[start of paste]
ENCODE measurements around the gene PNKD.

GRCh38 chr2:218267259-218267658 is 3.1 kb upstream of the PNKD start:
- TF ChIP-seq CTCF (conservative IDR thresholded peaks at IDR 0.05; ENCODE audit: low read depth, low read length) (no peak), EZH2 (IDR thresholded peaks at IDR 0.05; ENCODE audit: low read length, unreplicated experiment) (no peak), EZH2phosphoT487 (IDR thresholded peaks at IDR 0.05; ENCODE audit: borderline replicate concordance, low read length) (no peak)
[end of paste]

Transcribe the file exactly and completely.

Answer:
ENCODE measurements around the gene PNKD.

GRCh38 chr2:218267259-218267658 is 3.1 kb upstream of the PNKD start:
- TF ChIP-seq CTCF (conservative IDR thresholded peaks at IDR 0.05; ENCODE audit: low read depth, low read length) (no peak), EZH2 (IDR thresholded peaks at IDR 0.05; ENCODE audit: low read length, unreplicated experiment) (no peak), EZH2phosphoT487 (IDR thresholded peaks at IDR 0.05; ENCODE audit: borderline replicate concordance, low read length) (no peak)